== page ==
Following Wednesday’s decision of the European Medicines Agency (EMA) to approve Moderna’s coronavirus vaccine, Hungarian business daily Világgazdaság looks at how countries used the supply that has been available so far. The stark conclusion is that with the exception of Israel, most countries have done a poor job of getting vaccines to their citizens. The EU’s vaccine rollout is not going well Moderna’s will be the second vaccine authorized in the European Union. The company promises to produce 20 percent more than previously planned, at least 600 million doses this year, but with the help of investments and borrowing, capacity could be expanded to as much as 1 billion doses.
On Dec. 21, the EMA approved a vaccine developed by the US pharmaceutical company Pfizer and the German BioNTech, which has been used in the member states since last week, but vaccination is progressing very slowly. The German government and the European Commission are being increasingly criticized for delays in procuring and using vaccines. In the European Union, barely a few hundred thousand people have been vaccinated, but even the best-off Germany is far behind its target. Only 265,000 people were vaccinated by Monday while it has 1.3 million doses of the vaccine. In France, the situation is even worse. By the end of the week, barely a few hundred people had been vaccinated, and a few thousand on Monday. In Italy, only 178,000 people, the vast majority of them healthcare workers, have been vaccinated so far, even though they have 950,000 doses, and another 470,000 doses of Pfizer-BioNTech vaccine arrived yesterday. In Poland, a scandal broke out after several public figures who would not be entitled to do so were vaccinated out of turn, including MEP Leszek Miller, a former head of government, as well as several actors. An investigation is underway.
The US only has a 1-percent vaccination rate The situation is similar in the United States, where more than two-thirds of the 15 million doses of vaccine distributed by the federal government have not yet been used. The governors of two federal states — New York and Florida -— have therefore taken a drastic step, with the prospect of fines and cuts in additional supplies for hospitals that are not vaccinated fast enough. In New York, Andrew Cuomo gave a week to use existing stocks, which is especially important because a much more contagious English variant of the coronavirus has also appeared in the state. Hospitals managed by the municipality used only 31 percent of the available vaccines, compared to 99 percent at private health care facilities. In the United States, the delay is partly explained by the lack of a unified federal health care system that could coordinate the campaign, and the federal government and Donald Trump are still busy with the November presidential election, leaving all further work to states after vaccinations are distributed. Israel pulls ahead, receives $500 million in aid from US coronavirus bill In contrast, there are countries where the vaccination campaign is successful. In Israel, where the Moderna vaccine was approved on Monday, 14 percent of the population has already been vaccinated, and in Bahrain, the rate is 3.5 percent, while in the US it is only 1 percent. Israel reportedly paid approximately double for the vaccine than the US and the EU. The US woes getting vaccines to its population follows the country providing $500 million in aid to Israel as a part of the massive coronavirus relief bill passed by the US Congress, which was only one foreign country that received aid in the bill from US taxpayers, with the others including Cambodia and Pakistan. Israel, however, was by far the wealthiest country to receive funding in the bill.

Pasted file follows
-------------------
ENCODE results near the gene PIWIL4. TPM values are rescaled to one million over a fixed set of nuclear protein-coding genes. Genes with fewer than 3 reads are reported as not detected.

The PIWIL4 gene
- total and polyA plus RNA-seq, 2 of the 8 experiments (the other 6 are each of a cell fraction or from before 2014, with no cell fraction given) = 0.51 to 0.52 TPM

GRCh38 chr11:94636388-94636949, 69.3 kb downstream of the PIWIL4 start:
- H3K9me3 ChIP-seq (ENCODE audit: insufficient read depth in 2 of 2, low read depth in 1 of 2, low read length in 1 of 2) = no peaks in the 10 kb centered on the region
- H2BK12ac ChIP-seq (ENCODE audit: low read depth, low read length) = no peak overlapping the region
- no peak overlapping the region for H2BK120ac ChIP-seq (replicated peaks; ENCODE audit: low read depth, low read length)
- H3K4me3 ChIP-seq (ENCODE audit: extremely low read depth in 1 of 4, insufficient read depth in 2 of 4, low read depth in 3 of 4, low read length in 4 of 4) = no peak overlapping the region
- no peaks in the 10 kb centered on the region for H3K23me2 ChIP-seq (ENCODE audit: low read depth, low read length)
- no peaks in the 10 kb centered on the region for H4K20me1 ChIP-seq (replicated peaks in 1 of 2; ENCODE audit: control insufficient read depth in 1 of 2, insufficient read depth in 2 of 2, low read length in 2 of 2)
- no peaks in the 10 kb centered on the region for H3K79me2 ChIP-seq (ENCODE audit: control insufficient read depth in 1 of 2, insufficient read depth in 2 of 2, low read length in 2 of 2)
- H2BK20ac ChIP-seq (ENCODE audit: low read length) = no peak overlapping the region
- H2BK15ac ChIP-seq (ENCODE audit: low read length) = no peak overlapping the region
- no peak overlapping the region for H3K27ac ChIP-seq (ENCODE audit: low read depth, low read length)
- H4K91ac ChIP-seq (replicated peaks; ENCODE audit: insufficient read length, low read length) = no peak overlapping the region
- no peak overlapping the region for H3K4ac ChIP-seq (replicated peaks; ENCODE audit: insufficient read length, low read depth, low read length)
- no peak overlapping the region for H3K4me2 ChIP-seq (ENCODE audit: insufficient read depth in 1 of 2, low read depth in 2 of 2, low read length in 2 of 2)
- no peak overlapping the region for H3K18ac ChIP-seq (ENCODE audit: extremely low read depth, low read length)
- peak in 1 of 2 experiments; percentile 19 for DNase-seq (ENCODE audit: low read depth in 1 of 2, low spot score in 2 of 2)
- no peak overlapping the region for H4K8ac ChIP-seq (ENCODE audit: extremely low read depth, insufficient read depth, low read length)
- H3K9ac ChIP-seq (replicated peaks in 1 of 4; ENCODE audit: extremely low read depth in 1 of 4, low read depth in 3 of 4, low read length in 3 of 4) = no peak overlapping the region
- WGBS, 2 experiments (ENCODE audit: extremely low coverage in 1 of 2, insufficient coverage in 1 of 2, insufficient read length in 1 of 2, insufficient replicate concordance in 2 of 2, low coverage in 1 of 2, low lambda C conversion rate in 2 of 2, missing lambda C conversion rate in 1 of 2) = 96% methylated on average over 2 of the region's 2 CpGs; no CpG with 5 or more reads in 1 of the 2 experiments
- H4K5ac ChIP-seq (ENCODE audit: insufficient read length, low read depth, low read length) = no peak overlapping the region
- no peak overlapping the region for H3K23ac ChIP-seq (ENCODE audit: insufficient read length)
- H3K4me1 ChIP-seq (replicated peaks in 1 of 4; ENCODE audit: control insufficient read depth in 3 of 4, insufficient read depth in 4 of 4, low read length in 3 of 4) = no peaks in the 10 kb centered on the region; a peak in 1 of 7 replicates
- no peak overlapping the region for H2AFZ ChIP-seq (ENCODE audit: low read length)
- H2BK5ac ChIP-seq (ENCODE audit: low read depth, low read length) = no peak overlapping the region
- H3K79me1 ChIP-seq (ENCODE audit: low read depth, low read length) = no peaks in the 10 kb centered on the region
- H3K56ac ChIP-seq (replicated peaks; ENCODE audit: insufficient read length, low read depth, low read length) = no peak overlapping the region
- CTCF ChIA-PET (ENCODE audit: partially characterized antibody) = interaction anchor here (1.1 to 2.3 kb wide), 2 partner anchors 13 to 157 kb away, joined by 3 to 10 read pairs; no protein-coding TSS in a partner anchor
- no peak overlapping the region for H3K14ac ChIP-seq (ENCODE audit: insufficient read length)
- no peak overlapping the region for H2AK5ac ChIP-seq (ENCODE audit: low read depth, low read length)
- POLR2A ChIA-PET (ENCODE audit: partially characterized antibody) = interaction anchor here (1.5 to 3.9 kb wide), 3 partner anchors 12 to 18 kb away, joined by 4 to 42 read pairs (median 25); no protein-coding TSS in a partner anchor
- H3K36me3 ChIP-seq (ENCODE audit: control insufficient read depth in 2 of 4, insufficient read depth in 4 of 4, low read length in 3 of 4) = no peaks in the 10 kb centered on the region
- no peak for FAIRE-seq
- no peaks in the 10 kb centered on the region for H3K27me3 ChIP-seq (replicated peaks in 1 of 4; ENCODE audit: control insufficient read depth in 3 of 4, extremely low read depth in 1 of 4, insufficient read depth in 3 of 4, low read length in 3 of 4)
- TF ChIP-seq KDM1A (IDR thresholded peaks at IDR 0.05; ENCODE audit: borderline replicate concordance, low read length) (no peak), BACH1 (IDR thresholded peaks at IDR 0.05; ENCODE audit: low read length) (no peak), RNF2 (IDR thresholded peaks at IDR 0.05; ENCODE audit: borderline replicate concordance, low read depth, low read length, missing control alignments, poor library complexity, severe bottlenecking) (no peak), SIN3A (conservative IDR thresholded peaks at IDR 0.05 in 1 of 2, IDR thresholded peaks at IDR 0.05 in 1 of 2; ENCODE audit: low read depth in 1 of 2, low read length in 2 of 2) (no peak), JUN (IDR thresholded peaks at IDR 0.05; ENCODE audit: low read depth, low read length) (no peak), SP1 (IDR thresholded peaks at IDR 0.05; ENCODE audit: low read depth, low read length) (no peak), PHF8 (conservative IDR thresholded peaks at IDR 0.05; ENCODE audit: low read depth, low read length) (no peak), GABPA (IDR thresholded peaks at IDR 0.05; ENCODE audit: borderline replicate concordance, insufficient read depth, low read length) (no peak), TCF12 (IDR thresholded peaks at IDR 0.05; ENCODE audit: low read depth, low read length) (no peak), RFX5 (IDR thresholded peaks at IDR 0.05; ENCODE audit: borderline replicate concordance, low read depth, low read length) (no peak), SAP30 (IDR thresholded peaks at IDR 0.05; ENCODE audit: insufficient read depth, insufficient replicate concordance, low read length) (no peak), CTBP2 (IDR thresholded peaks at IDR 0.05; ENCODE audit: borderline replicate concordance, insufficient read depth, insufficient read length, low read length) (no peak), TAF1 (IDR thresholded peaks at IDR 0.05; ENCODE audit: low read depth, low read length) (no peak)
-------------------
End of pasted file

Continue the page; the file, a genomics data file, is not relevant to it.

The payment in the coronavirus bill actually goes towards Israel’s missile defense program and is a part of the $38 billion in military funding former President Barack Obama promised in an agreement with the country in 2016. President Donald Trump had demanded that the foreign aid and other “pork” — a term referring to unrelated special projects politicians typically insert into spending bills — be stripped from the bill, and that US citizens be given $2,000 checks instead of the original $600 proposed in the bill. Republican Senate leader Mitch McConnell appears to have killed the idea when he inserted bind a vote on the $2,000 checks with a bill to end Section 230 protections which shield social media companies from liability lawsuits, which is a proposal that Democrats refused to support. Title image: In this file photo dated Wednesday, Dec. 30, 2020, a bottle of Moderna COVID-19 vaccine on a table before being utilized in Topeka, USA. The European Union’s medicines agency on Wednesday Jan. 6, 2021, gave the green light to Moderna Inc.’s COVID-19 vaccine, a decision that gives the 27-nation bloc a second vaccine to use to fight the virus rampaging across the continent.(AP Photo/Charlie Riedel, FILE)